|Our zoomed in view.|
|Well, there it is. Check the snapshot of the cabin on the gigapan if you're not convinced.|
|This matches the wide-angle photo more than the zoomed photo, but enough of that: The symbols jump around too much in Google Earth.|
|The zoomed-in photo with some geology added.|
Now that I think about it, I'm going to have to go ahead and show this next photo, also taken from Red Pass, just so you can see the FCFZ better. Also, the upper part of Titus Canyon can be visualized more easily. I'm not sure which blue line represents the fault best: One is essentially from Niemi (2012); the other is from Reynolds (as shown in Lengner and Troxel, 2008). And both lines are what I've chosen using Google Earth, so a lot of interpretation has transpired. Both faults as drawn may be strands of the same fault. That is, to me they both look like something "fault-ish" in Google Earth. The fault on the left (west) cuts reddish and greenish beds of the EOgtc on the west. The fault on the right has light colored rocks (cream, pale greenish yellow, or light yellowish gray) of the Tw on the east (right). I'm really not sure what formation the rocks in the middle belong to, but I am sure this means that another field trip to the area is warranted.
|"Lost Canyon" in the foreground; upper Titus Canyon (indicated in red) between two volcanic ridges; FCFZ in blue.|
Let's drop on down! The road twists and turns quite a bit, but otherwise isn't too bad. A little ways down the hill, we get a good look at this unnamed hill, herein called "Tc Hill" for the geologic formation capping the hill.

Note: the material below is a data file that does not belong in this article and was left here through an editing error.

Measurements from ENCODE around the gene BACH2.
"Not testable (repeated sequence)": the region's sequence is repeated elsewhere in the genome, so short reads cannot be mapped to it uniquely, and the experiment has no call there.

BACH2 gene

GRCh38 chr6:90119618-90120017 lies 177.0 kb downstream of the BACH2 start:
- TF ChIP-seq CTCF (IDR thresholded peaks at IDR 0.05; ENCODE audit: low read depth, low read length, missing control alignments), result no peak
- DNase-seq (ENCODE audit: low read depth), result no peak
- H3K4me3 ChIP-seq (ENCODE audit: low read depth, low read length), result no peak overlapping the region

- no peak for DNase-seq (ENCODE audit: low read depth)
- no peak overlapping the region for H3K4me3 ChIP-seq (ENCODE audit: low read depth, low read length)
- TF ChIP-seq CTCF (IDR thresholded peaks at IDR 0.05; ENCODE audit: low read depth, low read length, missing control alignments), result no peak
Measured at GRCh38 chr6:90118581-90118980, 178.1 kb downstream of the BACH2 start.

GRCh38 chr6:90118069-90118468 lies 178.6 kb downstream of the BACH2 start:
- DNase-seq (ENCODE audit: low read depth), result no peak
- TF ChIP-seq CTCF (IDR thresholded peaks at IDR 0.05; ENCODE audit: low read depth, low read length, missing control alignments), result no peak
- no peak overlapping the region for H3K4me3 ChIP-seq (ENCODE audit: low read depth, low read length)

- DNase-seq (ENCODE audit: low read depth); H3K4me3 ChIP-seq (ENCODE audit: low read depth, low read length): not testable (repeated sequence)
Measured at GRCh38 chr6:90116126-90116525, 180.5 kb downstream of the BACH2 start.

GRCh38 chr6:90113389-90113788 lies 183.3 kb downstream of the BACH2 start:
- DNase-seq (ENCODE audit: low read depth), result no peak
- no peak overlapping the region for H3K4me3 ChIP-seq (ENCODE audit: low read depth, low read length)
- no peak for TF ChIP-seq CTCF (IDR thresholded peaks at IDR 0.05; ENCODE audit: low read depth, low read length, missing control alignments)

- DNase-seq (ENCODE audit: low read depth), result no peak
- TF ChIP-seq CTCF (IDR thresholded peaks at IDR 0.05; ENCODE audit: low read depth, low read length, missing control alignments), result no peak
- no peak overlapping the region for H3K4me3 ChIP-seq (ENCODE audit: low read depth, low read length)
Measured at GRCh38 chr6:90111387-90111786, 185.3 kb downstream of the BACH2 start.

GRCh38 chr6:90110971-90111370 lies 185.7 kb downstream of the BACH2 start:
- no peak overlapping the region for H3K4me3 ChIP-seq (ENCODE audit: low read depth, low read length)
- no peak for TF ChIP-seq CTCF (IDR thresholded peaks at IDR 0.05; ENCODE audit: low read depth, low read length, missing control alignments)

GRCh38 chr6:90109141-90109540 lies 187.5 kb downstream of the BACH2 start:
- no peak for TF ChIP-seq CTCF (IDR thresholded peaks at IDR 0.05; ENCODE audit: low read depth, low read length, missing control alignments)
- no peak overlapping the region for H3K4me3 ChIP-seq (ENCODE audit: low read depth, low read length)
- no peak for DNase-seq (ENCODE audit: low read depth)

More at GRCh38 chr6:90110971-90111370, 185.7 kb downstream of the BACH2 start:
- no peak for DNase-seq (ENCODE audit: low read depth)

|This hill is really quite colorful, and some photos I've seen of it at sunrise or sunset make it look even brighter.|
Updated [27-28Jul2016]: The Tc-Tw contact should probably be considerably higher on the hill, putting most or all of the greenish rock into the Tw, and possibly the whitish layer just below where the rock turns pinkish to reddish orange upward. And though the line is based directly on Niemi's map, the contact doesn't really match the way he shows his contacts drawn on two aerial photos of the area (Fig. 7 and 8).
|Tc Hill and the approximated Tc-Tw contact.|
|Tc Hill with FCFZ and two minor normal faults added. All faults shown are down-to-the-east (right).|
Well, that really about does it for this time! We're in the upper part of Lost Canyon, winding our way toward Leadfield. The worst part of the road (unless it has been washed out or is in any kind of flash flood situation) is waiting for us up ahead around a sharp bend. From here to Leadfield, we'll be driving mostly on the Titus Canyon Formation. I'm pretty sure that this latter fact means that this part of the road can get nasty in a rainstorm.
A Couple References:
Lengner, K., and Troxel, B.W., 2008, Death Valley's Titus Canyon & Leadfield ghost town: Deep Enough Press, 175 p.
Niemi, N.A., 2012, Geologic Map of the Central Grapevine Mountains, Inyo County, California, and Esmeralda and Nye Counties, Nevada: Nevada, Geological Society of America Digital Maps and Charts Series, DMC12, 1:48,000, 28 p. text.
The Approach to Titus Canyon: Tan Mountain
The Approach to Titus Canyon: Up and over White Pass
The Approach to Titus Canyon: To Red Pass
The Approach to Titus Canyon: Just Below Red Pass
A Hike at Red Pass, Titus Canyon Road, Death Valley, CA
Titus Canyon Road: A Little History and a Few Maps